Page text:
I see something through and take responsibility. For this project there were multi levels of accountability. Firstly this is where my husband works so anything could reflect back to him. Secondly because I was project leading I was accountable to our hosts for virtually anything anybody said or did not just on the constructions site, in the residency accommodation but also whilst on the Canary Wharf Estate.
All this responsibility was built on the back off an incredible mound of administration. From writing countless emails to creating application forms, residency house rules, agreement forms. Setting up social media and blog website, creating an image and identity for the residency. At times it felt like I would never resurface from the monumental tasks. It also meant that whilst I was attending to all this I could not work at my practice so Time Management was key. To say that I spent the best part of two months pretty much solidly in front of a computer would be a starting point. It was very rewarding at times and at other times hugely frustrating particularly when waiting for communication to flow both ways.
Regular Crits and External Artists Interaction
One of the most valuable interactions that artists get is engaging with other artists. Whilst aware that I intended to factor in weekly crits, I also thought that by interacting with external artists would be an enriching experience. Having already introduced myself and Antony Dixon to Canary Wharf Arts & Events they had shown interest in our residency and wanted to come and interact on the last Wednesday of each month.
Additionally I wrote to a number of external artists that I know, including ex tutors of mine asking if they would be willing to come along to lead and interact with the artist in the residency. For the most part I had expected not a lot of response for various reasons but I was delighted when Sam Herbert agreed to come along for our very last Wednesday at Bank Street Residency.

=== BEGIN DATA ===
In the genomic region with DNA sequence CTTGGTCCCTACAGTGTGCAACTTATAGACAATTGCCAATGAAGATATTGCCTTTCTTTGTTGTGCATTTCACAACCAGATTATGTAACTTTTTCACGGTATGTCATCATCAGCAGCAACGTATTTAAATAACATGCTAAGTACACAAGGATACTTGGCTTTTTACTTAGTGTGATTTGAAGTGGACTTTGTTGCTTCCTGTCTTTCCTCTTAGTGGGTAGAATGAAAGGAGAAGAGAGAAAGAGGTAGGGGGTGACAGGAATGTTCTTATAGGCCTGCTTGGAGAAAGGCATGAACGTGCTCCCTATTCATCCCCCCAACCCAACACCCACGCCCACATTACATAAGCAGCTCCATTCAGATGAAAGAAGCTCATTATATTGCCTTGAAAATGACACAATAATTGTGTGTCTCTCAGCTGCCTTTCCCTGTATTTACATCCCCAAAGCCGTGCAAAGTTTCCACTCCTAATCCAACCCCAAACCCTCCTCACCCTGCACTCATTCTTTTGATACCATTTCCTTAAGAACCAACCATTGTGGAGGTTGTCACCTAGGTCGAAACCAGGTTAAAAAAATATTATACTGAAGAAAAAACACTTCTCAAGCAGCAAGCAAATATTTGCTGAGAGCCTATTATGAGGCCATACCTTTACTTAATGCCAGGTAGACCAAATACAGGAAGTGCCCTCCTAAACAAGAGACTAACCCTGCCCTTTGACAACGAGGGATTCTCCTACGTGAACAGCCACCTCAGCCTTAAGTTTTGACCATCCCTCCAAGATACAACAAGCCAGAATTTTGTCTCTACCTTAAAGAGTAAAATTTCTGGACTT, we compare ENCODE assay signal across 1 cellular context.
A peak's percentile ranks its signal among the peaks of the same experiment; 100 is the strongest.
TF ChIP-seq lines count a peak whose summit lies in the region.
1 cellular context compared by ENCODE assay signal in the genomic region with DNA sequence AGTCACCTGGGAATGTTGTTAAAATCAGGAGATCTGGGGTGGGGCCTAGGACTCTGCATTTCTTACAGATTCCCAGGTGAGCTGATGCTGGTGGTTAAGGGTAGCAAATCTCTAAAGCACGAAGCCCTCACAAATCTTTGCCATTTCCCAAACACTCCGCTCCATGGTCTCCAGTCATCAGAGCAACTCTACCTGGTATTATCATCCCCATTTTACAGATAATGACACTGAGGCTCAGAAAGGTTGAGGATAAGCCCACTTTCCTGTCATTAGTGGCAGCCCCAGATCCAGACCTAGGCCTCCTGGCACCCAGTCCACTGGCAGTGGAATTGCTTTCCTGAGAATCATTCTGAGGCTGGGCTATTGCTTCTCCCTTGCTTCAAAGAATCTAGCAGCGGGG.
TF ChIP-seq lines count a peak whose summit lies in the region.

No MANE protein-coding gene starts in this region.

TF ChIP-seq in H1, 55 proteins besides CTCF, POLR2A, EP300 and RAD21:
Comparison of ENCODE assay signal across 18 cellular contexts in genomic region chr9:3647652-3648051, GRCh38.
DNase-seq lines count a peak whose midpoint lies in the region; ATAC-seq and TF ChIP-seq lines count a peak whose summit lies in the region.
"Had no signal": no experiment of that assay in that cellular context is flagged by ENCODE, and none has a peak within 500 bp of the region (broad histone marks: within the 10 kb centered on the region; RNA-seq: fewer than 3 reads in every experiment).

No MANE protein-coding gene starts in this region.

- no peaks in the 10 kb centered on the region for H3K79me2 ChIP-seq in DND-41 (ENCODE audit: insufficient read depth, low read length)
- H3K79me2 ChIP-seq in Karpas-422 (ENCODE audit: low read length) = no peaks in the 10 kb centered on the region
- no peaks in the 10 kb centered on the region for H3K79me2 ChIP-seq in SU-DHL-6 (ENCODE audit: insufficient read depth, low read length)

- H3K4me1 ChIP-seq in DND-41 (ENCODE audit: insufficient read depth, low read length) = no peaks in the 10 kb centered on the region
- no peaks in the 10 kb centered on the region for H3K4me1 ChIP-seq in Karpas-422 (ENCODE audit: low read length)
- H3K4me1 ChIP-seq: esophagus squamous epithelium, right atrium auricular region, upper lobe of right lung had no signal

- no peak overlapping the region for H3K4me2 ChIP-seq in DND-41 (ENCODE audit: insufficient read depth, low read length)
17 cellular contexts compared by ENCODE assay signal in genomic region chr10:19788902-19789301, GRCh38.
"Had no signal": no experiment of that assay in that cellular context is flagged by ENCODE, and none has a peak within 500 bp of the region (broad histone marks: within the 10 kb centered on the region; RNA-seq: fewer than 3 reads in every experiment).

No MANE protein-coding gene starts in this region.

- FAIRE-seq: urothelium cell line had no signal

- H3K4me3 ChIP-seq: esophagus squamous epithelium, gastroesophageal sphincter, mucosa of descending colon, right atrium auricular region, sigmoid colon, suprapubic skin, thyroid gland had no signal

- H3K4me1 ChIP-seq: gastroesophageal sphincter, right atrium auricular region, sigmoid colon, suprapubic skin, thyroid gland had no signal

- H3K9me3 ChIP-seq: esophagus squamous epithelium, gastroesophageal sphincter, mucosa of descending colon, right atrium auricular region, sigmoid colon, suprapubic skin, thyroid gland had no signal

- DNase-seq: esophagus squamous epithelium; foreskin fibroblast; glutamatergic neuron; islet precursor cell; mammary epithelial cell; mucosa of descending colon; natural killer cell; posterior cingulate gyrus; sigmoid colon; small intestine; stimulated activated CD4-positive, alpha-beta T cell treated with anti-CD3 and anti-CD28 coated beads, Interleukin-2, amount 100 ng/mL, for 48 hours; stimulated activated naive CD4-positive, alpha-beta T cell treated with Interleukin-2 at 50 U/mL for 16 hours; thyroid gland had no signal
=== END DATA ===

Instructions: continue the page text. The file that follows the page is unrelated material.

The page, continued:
We spent the day before installing our work and in the afternoon I had sent out invitations all the contacts I had made within Canary Wharf Group and invited them to come and see what we had been up to over the last three months. Sadly it was poorly attended but we had some very positive feedback from those that came.
This was an incredible opportunity to create a new artists' environment which very specifically required an artistic response. The challenges were predominantly the huge amount of administration involved as I had wanted this to be professional, structured with a lively outcome.
Planning was key to this along with communication with our hosts. I always followed any personal contact, such as meetings, with an email thanking that person for their valuable time. This way I built a good rapport, which meant that when I started to realise that the residency had potential to become a viable annual project I felt comfortable approaching the relevant people.
In terms of the artists participation I had initially stated at their induction that I had built the foundations and in terms of success it was up to the individual to put in what they wanted to get out. Some did engage wholeheartedly and found the experience very enriching whilst others did not.